My (not ISP) router fully supports IP6, including security and port address translation, and my blocklist source has provided IP6 ranges for a while; it can hide my devices too, because it can DHCP devices itself.

    1. JeevesMkII

      Re: I'm ready now.

      You're in the minority then. Most consumer routers don't have any useful degree of support for IPv6. I'm not even sure they know how they're going to present it to customers. I'm convinced that v6 adoption in homes is going to require a hell of a lot of work to present to non-technical customers in a humane fashion. At very least, we'll be needing a name server in every device so we don't have to deal with the actual numbers..

      1. Anonymous Coward
        Anonymous Coward

        Re: I'm ready now.

        There seem to be a lot of badly broken consumer gear with regard to v6. One actually insisted on having a /48 assigned, rather than a /64. It's improving of course, but there's a lot of breakage there

  8. Dave Bell

    It is worrying that ISPs seem to be ignoring IPv6, and, the last time I was looking, IPv6 support wasn't even mentioned on the retail packaging of router/modem hardware.

    The sudden invocation of privacy concerns is not unexpected, but sticking with IPv4 is not going to stop NSA and GCHQ and their like. They're snooping on us already. My "dynamic" IPv4 address hasn't changed for over a week. It's not like the days of dial-up when the dynamic address was an accident of which ISP modem you were connected to. Should I switch off my broadband connection every half-hour?

    My hardware is getting old enough that I am thinking about replacement, chiefly for better wi-fi, but why should I replace it with something that cannot support IPv6? Why should locked into an obsolete system?

    1. jason 7

      I just put my router on a timer switch that turns it off from 3am to 7am and it changes the IP address every day that way. Might cause more disruption for someone else. Not that I believe for one moment the NSA or the like have been anywhere near me or even remotely interested.

      1. Pseu Donyme

        Likewise I have a timer switch that turns the router off briefly in the wee hours combined with a startup script that pulls the MAC for the WAN port from /dev/urandom (on dd-wrt). With the browser clearing cookies, local storage, cache etc. on exit this should keep Google and its ilk at least somewhat in check as far as tracking goes. :)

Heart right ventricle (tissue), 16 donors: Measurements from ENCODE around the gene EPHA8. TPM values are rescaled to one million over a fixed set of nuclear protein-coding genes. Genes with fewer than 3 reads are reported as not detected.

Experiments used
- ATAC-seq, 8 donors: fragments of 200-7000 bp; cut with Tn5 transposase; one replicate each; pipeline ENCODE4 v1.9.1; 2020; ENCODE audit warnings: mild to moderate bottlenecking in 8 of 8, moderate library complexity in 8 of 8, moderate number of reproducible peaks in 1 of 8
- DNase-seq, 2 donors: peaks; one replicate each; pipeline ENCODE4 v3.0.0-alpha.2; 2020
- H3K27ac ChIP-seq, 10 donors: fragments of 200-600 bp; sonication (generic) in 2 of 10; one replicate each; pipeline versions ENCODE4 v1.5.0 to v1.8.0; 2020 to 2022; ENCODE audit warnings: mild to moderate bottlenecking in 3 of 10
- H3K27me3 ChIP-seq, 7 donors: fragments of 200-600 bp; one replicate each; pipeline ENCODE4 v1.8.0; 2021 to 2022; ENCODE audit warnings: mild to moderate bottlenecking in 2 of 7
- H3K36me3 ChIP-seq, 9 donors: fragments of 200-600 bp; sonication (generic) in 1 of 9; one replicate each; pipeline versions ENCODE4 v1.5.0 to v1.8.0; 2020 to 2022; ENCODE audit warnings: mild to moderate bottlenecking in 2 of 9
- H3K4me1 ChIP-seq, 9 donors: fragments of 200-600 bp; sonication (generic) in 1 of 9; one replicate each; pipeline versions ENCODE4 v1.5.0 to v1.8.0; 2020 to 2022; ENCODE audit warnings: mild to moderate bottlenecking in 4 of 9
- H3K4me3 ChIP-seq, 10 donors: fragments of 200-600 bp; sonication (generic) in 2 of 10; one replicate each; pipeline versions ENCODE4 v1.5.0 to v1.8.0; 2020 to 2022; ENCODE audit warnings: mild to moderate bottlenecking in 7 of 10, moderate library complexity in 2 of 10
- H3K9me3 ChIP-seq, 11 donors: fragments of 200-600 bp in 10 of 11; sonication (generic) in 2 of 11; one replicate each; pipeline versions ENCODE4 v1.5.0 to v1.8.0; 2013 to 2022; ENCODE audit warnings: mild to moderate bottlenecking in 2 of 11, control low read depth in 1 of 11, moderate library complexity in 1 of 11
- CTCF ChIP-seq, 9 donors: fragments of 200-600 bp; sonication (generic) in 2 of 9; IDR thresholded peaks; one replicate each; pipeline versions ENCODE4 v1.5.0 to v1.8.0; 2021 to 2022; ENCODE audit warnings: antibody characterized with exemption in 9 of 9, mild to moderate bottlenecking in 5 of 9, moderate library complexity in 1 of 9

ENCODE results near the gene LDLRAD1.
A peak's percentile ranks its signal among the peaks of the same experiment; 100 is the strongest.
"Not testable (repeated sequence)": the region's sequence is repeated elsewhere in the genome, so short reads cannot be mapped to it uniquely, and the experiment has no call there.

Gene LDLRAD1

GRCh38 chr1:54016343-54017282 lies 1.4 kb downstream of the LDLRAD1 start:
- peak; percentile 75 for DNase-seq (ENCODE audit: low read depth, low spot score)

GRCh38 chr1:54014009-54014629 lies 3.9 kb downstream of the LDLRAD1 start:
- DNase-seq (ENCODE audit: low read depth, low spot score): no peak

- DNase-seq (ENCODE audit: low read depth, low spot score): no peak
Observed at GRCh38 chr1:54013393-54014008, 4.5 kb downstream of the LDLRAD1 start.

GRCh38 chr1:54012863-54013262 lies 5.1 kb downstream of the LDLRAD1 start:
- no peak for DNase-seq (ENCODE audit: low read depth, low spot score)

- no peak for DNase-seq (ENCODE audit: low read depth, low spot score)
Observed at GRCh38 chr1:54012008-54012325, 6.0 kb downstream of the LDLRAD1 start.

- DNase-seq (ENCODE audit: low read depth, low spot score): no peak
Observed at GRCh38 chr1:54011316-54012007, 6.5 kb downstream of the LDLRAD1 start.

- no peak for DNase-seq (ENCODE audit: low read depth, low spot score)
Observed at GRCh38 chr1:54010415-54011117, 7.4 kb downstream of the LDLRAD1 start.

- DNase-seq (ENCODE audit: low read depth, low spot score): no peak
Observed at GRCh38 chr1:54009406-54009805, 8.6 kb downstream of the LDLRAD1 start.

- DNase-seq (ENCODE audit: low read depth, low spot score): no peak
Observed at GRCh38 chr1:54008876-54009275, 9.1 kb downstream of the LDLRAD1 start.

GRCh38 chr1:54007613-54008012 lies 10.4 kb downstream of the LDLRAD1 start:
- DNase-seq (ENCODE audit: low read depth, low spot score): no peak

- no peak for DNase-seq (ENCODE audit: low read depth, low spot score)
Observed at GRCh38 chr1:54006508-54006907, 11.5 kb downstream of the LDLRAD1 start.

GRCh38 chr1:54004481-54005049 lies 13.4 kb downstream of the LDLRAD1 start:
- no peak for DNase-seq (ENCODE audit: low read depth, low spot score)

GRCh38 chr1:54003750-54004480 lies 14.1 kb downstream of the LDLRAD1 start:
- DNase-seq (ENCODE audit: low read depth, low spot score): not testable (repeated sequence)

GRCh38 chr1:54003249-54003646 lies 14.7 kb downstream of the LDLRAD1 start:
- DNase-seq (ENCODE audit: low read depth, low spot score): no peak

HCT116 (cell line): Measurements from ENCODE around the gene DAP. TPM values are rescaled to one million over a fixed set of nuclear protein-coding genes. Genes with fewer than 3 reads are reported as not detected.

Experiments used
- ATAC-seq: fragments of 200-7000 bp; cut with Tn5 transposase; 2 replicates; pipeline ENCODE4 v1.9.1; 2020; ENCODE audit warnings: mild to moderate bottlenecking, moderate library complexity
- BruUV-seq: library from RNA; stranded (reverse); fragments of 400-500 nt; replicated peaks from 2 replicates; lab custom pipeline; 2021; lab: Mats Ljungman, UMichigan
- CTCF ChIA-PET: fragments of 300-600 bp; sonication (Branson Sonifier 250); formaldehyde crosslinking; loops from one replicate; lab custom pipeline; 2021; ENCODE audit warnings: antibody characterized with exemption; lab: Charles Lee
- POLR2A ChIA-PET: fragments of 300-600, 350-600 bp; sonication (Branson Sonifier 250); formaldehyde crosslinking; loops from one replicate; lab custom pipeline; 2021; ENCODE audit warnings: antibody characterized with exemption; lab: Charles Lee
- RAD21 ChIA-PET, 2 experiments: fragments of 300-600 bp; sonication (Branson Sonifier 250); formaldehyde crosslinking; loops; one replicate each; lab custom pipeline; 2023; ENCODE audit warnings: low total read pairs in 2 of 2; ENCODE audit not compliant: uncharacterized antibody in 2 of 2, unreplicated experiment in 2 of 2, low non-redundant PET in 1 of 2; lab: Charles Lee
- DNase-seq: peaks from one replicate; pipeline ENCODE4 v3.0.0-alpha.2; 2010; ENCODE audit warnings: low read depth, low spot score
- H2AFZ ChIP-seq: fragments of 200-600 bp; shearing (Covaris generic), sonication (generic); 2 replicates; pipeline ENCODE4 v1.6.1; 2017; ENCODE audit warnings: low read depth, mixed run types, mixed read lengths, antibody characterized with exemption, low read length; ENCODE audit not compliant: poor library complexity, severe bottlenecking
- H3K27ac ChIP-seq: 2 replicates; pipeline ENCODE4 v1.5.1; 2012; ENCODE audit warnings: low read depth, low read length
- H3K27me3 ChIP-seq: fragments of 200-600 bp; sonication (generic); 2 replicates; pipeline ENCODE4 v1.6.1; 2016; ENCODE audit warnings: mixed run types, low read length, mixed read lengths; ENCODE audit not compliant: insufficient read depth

9. jb99


    How can an ISP that doesn't provide ipv6 access be legally called an internet service provider. Sure they provide an internet service, but the name kind of assumes that they provide a proper connection.

    We need to come up with a name for "ISPs" that don't provide a proper connection to the internet and start using that to distinguish them from actual ISPs,

    1. Graham Dawson Silver badge

      Re: Seriosuly?

      How about "Limited Internet Service Providers"?

      Then you can tell everyone you have a LISP.

    2. Alan Brown Silver badge

      Re: Seriosuly?

      "How can an ISP that doesn't provide ipv6 access be legally called an internet service provider. Sure they provide an internet service, but the name kind of assumes that they provide a proper connection."

      Ofcom and OFT are already looking at this very issue. Their current PoV is "wait and see" but there are very strong hints that once the majors start deploying IPv6 they'll step in and require anyone not providing IPv6 to very clearly say so.

  10. Mr Anonymous

    Chicken meet egg

    Mines the one with the /32 of IPV6 in the pocket.

    1. Vic

      Re: Chicken meet egg

      > Mines the one with the /32 of IPV6 in the pocket.

      Bah. I've only got a /48 and a /56.

      10^24 addresses is so little...


  11. Roland6 Silver badge

    Invalid assumption?

    "Without new IPv4 addresses available, new computers, mobile devices, sensors, and other consumer and commercial devices cannot connect directly to the Internet,"

    I see no reason why many of the listed devices actually need direct Internet connectivity, this just strikes me as lazy thinking - but that is the IPv6 story....

    1. PyLETS

      Re: Invalid assumption?

      IPV4 means serfs get to run clients, and our overlords get to run the servers. That's what GCHQ/NSA want. Consumer devices can continue to report back to base over the Internet. NAT keeps things this way. With IPV6 there's nothing other than limited technical knowledge and lack of software which supports users with limited knowledge to stop everyone running our own servers. I see Carrier Grade NAT as the most serious current threat to the success of this particular project:

      1. Anonymous Coward
        Anonymous Coward

        Re: Invalid assumption?

        I wouldn't go that far. NAT does constrain P2P services to a degree, but it also makes the carrier responsible for compliance: eg, court orders required to sniff for traffic. If you're out on your lonesome with a public IP, hoping that the NSA can't use some built in ZDE on your kit, you might be a little optimistic assuming you are Mr/Ms Average. If you are highly skilled on the other hand, you might be better off. Horses for courses methinks

      2. Vic

        Re: Invalid assumption?

        > IPV4 means serfs get to run clients, and our overlords get to run the servers

        No, that's nonsense.